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E.E. Cummings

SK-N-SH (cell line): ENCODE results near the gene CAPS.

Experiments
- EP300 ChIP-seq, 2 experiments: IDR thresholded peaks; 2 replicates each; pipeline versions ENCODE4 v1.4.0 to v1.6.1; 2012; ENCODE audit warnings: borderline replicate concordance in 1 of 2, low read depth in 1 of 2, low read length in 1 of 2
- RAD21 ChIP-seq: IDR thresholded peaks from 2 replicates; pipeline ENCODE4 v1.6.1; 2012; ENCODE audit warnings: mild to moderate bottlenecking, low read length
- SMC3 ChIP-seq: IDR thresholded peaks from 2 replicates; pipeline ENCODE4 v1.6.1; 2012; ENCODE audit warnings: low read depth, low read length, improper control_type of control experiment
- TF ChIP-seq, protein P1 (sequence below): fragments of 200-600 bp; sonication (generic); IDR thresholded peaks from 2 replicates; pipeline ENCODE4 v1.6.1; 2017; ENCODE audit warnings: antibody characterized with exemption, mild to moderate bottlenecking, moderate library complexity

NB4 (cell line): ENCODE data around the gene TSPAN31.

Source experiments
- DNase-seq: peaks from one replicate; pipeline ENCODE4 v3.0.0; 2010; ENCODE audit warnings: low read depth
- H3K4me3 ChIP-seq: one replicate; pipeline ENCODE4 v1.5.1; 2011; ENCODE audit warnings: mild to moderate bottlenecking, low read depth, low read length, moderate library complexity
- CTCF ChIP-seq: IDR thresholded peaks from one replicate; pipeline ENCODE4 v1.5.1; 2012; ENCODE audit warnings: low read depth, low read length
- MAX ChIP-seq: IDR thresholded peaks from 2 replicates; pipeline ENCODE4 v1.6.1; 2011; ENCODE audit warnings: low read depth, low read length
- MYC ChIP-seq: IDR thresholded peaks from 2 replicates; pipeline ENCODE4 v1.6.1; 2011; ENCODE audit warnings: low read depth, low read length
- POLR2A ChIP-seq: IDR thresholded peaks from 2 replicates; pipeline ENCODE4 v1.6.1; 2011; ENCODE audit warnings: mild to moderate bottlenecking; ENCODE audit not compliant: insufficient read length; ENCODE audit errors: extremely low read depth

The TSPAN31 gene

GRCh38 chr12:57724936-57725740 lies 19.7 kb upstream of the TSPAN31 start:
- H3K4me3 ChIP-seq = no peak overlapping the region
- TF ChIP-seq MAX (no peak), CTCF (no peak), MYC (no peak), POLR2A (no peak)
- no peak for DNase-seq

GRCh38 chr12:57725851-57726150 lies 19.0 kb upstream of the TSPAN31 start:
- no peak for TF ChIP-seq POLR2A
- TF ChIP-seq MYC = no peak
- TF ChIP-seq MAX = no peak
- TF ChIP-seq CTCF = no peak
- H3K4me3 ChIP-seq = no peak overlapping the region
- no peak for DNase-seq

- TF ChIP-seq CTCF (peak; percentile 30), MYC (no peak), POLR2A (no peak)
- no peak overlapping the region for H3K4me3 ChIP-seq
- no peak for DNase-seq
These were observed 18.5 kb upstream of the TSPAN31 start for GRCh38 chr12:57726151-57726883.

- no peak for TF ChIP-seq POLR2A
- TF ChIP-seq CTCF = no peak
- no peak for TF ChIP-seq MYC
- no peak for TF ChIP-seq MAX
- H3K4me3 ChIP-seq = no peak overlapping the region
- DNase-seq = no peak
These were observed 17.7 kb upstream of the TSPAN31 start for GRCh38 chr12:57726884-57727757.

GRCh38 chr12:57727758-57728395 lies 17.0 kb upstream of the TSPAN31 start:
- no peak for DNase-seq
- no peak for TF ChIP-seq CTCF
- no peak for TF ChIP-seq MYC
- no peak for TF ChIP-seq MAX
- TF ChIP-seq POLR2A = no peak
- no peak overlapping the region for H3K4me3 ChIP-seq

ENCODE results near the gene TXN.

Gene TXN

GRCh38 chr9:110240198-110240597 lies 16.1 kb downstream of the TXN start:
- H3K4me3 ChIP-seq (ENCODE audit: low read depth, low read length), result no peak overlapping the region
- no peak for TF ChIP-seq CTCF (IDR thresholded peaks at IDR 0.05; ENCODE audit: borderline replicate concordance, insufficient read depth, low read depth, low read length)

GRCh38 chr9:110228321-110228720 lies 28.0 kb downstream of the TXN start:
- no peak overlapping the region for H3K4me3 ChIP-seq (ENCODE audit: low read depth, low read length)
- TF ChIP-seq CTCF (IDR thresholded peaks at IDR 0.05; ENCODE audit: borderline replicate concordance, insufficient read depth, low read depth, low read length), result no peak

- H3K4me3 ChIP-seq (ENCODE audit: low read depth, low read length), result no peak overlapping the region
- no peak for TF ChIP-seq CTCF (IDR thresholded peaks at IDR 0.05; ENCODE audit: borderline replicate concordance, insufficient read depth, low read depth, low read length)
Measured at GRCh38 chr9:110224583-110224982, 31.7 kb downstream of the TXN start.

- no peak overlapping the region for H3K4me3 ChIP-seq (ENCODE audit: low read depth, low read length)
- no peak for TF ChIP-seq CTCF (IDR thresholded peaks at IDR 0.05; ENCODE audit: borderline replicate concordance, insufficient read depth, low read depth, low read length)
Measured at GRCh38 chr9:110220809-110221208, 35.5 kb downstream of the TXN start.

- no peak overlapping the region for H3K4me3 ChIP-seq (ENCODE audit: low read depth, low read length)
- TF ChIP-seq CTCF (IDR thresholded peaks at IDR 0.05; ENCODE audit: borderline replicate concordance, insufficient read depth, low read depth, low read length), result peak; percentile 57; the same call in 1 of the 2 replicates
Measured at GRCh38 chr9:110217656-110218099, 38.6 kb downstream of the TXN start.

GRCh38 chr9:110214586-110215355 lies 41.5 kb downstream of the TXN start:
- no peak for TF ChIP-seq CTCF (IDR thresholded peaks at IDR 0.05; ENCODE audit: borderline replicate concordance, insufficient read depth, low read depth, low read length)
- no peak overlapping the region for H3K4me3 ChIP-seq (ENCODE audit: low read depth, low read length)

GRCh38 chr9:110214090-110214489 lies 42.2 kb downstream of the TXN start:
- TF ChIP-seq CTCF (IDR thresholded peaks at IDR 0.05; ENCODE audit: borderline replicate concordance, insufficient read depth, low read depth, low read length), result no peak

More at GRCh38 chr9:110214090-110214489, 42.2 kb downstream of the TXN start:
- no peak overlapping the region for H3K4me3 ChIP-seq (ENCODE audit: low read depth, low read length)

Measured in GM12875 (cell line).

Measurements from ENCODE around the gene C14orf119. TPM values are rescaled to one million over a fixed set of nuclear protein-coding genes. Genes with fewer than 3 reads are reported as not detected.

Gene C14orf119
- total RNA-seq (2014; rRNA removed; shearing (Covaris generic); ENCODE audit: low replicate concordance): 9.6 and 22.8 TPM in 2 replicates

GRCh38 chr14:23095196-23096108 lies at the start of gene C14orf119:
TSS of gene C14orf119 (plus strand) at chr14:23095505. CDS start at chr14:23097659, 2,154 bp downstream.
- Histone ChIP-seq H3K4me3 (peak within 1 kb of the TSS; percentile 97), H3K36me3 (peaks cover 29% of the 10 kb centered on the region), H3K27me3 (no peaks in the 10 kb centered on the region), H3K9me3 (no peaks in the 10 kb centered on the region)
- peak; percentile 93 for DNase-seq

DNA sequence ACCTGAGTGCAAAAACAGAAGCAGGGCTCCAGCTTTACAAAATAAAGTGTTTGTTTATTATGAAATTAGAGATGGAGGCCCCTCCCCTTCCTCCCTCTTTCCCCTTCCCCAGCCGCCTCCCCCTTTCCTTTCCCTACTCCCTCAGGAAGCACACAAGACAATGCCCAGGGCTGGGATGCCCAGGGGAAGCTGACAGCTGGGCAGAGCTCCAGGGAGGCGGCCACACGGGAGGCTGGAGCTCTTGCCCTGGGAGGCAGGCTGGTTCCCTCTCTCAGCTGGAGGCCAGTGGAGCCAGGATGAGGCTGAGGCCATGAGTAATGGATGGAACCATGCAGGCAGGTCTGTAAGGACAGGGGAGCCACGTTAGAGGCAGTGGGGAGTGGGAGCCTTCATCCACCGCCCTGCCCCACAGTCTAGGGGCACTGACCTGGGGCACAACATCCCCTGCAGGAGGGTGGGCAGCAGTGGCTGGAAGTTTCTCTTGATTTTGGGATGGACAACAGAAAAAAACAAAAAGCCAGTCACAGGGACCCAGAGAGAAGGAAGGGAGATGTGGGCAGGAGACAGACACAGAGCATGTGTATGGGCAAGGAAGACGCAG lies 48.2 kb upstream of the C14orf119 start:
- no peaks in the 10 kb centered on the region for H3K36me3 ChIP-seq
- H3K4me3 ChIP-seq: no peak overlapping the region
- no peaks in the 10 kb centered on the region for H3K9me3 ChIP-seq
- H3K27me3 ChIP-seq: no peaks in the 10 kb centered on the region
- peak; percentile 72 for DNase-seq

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Edward Estlin Cummings (who famously signed his poetry e.e. cummings) was a paradoxical poet who combined playfulness with seriousness; close attention to rhythm and rhyme with wild experimentation in grammar, spelling, and punctuation; and complicated ideas and images with simple words. Despite the experimental quality of his work, he was tremendously popular during his lifetime, a tribute rarely given to poets. In fact, critics tended to trivialize his work, characterizing it as naïve and sentimental. He studied at Harvard University. Morally opposed to combat, he served in World War I as an ambulance volunteer, in France, where he was briefly imprisoned for his anti-war statements. After the war, he settled in Paris, then considered the literary capital of the world and artistic home to such diverse figures as Gertrude Stein and Ernest Hemingway. Cummings later returned to the United States, continuing, nevertheless, to travel throughout his life. His poetry's vividness and quirkiness have attracted many composers, who usually provide his poems with delicate, subtle settings to showcase their typically whimsical tones. These composers include Aaron Copland, Randall Shin, Morton Feldman, Peter Dickinson, Celius Dougherty, Wim de Ruiter, Ellen Mandel, Daniel Asia, Dan Welcher, Stanworth Beckler, Gwyneth Walker, and Pat Donaher.